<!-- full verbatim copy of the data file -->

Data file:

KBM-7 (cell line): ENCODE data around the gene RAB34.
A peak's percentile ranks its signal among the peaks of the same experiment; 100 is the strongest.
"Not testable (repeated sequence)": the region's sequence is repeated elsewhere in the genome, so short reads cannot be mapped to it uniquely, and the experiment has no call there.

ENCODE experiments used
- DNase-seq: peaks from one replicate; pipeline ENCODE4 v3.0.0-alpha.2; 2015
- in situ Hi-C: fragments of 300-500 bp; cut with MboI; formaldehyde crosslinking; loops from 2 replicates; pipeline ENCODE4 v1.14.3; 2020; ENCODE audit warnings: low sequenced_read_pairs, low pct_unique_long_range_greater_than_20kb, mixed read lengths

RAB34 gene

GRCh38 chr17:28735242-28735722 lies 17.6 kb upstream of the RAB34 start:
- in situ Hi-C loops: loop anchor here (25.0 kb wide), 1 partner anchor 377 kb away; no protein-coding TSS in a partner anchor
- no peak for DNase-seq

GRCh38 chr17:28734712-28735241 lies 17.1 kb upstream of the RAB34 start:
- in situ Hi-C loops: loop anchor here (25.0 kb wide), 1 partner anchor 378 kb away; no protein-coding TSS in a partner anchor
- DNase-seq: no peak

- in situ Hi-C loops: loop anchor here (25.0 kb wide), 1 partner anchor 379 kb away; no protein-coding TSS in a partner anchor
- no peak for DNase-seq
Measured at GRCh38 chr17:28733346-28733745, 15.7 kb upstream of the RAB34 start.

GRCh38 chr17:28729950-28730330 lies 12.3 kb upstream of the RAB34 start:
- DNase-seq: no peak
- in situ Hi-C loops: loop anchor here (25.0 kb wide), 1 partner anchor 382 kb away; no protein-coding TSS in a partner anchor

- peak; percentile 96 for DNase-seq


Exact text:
KBM-7 (cell line): ENCODE data around the gene RAB34.
A peak's percentile ranks its signal among the peaks of the same experiment; 100 is the strongest.
"Not testable (repeated sequence)": the region's sequence is repeated elsewhere in the genome, so short reads cannot be mapped to it uniquely, and the experiment has no call there.

ENCODE experiments used
- DNase-seq: peaks from one replicate; pipeline ENCODE4 v3.0.0-alpha.2; 2015
- in situ Hi-C: fragments of 300-500 bp; cut with MboI; formaldehyde crosslinking; loops from 2 replicates; pipeline ENCODE4 v1.14.3; 2020; ENCODE audit warnings: low sequenced_read_pairs, low pct_unique_long_range_greater_than_20kb, mixed read lengths

RAB34 gene

GRCh38 chr17:28735242-28735722 lies 17.6 kb upstream of the RAB34 start:
- in situ Hi-C loops: loop anchor here (25.0 kb wide), 1 partner anchor 377 kb away; no protein-coding TSS in a partner anchor
- no peak for DNase-seq

GRCh38 chr17:28734712-28735241 lies 17.1 kb upstream of the RAB34 start:
- in situ Hi-C loops: loop anchor here (25.0 kb wide), 1 partner anchor 378 kb away; no protein-coding TSS in a partner anchor
- DNase-seq: no peak

- in situ Hi-C loops: loop anchor here (25.0 kb wide), 1 partner anchor 379 kb away; no protein-coding TSS in a partner anchor
- no peak for DNase-seq
Measured at GRCh38 chr17:28733346-28733745, 15.7 kb upstream of the RAB34 start.

GRCh38 chr17:28729950-28730330 lies 12.3 kb upstream of the RAB34 start:
- DNase-seq: no peak
- in situ Hi-C loops: loop anchor here (25.0 kb wide), 1 partner anchor 382 kb away; no protein-coding TSS in a partner anchor

- peak; percentile 96 for DNase-seq